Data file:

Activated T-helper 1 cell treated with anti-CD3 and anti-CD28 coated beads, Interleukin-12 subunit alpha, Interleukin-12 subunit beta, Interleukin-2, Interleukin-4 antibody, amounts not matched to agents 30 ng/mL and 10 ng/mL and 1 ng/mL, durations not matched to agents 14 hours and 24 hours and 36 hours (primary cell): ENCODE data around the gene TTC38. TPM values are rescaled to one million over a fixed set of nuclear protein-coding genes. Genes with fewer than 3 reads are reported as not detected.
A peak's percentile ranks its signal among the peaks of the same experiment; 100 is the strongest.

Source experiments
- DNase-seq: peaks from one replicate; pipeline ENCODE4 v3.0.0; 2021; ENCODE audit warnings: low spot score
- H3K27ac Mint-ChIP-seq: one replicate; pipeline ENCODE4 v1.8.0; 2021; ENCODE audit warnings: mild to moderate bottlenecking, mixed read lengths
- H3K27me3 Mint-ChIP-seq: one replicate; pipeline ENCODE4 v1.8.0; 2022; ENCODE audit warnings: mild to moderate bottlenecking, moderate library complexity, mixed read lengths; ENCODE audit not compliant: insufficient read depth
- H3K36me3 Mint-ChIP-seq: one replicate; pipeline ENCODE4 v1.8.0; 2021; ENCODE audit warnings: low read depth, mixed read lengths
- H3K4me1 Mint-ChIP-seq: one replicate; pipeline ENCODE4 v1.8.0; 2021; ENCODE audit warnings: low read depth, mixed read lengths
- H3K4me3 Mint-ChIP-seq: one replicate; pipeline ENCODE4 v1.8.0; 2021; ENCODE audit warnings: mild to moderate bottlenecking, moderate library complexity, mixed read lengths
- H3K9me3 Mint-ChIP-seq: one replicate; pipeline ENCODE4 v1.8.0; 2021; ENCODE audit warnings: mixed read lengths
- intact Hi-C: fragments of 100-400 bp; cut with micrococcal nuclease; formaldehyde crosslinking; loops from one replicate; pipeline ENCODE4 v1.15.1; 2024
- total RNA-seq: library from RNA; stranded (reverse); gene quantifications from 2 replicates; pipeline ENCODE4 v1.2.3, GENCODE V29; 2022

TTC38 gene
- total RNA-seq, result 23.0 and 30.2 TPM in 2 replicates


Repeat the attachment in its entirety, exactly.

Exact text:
Activated T-helper 1 cell treated with anti-CD3 and anti-CD28 coated beads, Interleukin-12 subunit alpha, Interleukin-12 subunit beta, Interleukin-2, Interleukin-4 antibody, amounts not matched to agents 30 ng/mL and 10 ng/mL and 1 ng/mL, durations not matched to agents 14 hours and 24 hours and 36 hours (primary cell): ENCODE data around the gene TTC38. TPM values are rescaled to one million over a fixed set of nuclear protein-coding genes. Genes with fewer than 3 reads are reported as not detected.
A peak's percentile ranks its signal among the peaks of the same experiment; 100 is the strongest.

Source experiments
- DNase-seq: peaks from one replicate; pipeline ENCODE4 v3.0.0; 2021; ENCODE audit warnings: low spot score
- H3K27ac Mint-ChIP-seq: one replicate; pipeline ENCODE4 v1.8.0; 2021; ENCODE audit warnings: mild to moderate bottlenecking, mixed read lengths
- H3K27me3 Mint-ChIP-seq: one replicate; pipeline ENCODE4 v1.8.0; 2022; ENCODE audit warnings: mild to moderate bottlenecking, moderate library complexity, mixed read lengths; ENCODE audit not compliant: insufficient read depth
- H3K36me3 Mint-ChIP-seq: one replicate; pipeline ENCODE4 v1.8.0; 2021; ENCODE audit warnings: low read depth, mixed read lengths
- H3K4me1 Mint-ChIP-seq: one replicate; pipeline ENCODE4 v1.8.0; 2021; ENCODE audit warnings: low read depth, mixed read lengths
- H3K4me3 Mint-ChIP-seq: one replicate; pipeline ENCODE4 v1.8.0; 2021; ENCODE audit warnings: mild to moderate bottlenecking, moderate library complexity, mixed read lengths
- H3K9me3 Mint-ChIP-seq: one replicate; pipeline ENCODE4 v1.8.0; 2021; ENCODE audit warnings: mixed read lengths
- intact Hi-C: fragments of 100-400 bp; cut with micrococcal nuclease; formaldehyde crosslinking; loops from one replicate; pipeline ENCODE4 v1.15.1; 2024
- total RNA-seq: library from RNA; stranded (reverse); gene quantifications from 2 replicates; pipeline ENCODE4 v1.2.3, GENCODE V29; 2022

TTC38 gene
- total RNA-seq, result 23.0 and 30.2 TPM in 2 replicates